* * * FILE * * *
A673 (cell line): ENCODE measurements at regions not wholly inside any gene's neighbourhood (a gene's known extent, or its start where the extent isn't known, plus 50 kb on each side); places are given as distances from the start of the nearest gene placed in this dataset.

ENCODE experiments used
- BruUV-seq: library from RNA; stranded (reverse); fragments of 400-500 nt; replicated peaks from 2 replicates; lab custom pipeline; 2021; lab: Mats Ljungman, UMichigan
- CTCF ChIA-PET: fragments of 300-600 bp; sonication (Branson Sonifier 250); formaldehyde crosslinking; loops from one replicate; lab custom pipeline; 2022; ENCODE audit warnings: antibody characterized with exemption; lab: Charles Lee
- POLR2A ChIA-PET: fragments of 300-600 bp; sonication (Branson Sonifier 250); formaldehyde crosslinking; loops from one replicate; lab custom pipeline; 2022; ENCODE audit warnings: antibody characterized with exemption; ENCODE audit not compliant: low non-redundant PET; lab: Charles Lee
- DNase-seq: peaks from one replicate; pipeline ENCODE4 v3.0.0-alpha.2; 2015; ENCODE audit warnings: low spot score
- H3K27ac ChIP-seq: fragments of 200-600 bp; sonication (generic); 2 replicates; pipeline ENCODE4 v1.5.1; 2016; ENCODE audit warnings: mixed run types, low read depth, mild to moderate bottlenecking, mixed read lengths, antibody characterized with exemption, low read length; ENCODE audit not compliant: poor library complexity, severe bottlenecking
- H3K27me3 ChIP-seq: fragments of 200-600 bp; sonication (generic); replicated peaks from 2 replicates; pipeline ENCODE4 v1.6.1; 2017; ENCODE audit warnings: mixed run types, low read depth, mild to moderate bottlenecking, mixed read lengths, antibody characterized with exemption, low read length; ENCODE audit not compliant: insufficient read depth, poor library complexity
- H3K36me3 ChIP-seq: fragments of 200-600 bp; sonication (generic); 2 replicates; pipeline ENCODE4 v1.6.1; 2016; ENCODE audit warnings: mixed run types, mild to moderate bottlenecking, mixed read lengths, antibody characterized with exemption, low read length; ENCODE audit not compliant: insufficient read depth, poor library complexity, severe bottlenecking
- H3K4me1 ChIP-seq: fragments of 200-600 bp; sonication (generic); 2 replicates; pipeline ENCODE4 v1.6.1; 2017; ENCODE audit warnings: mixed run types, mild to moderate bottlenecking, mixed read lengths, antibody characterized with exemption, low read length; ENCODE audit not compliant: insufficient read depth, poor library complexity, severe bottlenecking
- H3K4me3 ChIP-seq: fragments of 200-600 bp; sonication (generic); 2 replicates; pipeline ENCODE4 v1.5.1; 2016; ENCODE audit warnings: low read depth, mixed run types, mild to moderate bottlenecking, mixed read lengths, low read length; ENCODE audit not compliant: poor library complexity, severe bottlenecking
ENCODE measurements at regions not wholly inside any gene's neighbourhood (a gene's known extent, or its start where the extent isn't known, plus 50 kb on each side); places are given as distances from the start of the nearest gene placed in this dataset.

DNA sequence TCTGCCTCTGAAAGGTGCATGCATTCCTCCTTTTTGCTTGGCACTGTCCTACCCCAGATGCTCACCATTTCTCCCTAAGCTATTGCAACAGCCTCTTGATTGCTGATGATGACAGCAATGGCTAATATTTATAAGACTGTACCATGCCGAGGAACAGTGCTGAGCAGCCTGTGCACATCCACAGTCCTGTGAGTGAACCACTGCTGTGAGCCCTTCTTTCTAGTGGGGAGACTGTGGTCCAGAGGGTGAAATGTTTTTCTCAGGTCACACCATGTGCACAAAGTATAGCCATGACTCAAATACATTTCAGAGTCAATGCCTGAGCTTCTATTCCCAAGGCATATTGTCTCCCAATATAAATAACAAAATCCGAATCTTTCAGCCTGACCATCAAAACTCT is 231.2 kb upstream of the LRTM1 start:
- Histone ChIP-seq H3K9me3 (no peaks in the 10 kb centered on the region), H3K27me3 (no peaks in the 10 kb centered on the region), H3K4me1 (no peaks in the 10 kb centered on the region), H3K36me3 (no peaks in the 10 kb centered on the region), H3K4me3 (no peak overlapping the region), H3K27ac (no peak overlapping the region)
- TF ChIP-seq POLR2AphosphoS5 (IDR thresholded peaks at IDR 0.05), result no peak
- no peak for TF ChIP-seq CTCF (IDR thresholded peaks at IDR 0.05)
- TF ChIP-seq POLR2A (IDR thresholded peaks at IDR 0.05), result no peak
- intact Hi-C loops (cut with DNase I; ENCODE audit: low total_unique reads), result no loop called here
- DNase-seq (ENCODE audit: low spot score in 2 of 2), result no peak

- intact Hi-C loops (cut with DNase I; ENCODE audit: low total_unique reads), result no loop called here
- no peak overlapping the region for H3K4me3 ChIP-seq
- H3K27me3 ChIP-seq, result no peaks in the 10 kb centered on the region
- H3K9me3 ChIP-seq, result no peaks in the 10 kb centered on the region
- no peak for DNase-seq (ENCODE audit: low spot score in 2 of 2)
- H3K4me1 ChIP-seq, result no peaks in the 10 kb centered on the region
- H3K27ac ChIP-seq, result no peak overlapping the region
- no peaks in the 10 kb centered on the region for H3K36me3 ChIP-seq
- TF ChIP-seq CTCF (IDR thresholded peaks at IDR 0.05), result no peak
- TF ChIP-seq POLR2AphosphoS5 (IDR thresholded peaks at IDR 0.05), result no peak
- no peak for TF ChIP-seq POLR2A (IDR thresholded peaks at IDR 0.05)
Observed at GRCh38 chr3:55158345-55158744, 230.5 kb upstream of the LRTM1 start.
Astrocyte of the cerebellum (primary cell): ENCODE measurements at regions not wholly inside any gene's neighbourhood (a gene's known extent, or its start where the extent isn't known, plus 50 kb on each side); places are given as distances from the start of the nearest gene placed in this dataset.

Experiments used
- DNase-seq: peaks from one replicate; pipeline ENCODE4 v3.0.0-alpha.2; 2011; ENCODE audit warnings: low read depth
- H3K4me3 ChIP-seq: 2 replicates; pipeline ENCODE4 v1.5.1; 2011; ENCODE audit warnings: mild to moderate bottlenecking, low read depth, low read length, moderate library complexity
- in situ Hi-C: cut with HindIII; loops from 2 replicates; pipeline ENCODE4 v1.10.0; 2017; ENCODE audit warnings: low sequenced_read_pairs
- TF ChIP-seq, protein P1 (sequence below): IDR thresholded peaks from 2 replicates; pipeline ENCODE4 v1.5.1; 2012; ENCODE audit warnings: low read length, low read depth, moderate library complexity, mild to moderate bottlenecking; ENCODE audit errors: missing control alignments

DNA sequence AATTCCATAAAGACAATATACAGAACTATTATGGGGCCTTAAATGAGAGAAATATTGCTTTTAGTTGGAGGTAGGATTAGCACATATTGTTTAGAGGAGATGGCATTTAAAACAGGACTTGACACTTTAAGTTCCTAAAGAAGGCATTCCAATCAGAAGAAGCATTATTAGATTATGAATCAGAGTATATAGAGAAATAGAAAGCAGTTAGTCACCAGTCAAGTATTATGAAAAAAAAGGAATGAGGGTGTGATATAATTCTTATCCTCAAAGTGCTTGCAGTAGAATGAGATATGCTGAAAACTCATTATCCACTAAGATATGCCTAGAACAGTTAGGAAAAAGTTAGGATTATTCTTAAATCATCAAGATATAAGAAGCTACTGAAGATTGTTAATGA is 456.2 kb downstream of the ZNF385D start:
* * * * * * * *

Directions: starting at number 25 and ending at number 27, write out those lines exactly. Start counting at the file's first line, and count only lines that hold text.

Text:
- H3K4me1 ChIP-seq, result no peaks in the 10 kb centered on the region
- H3K27ac ChIP-seq, result no peak overlapping the region
- no peaks in the 10 kb centered on the region for H3K36me3 ChIP-seq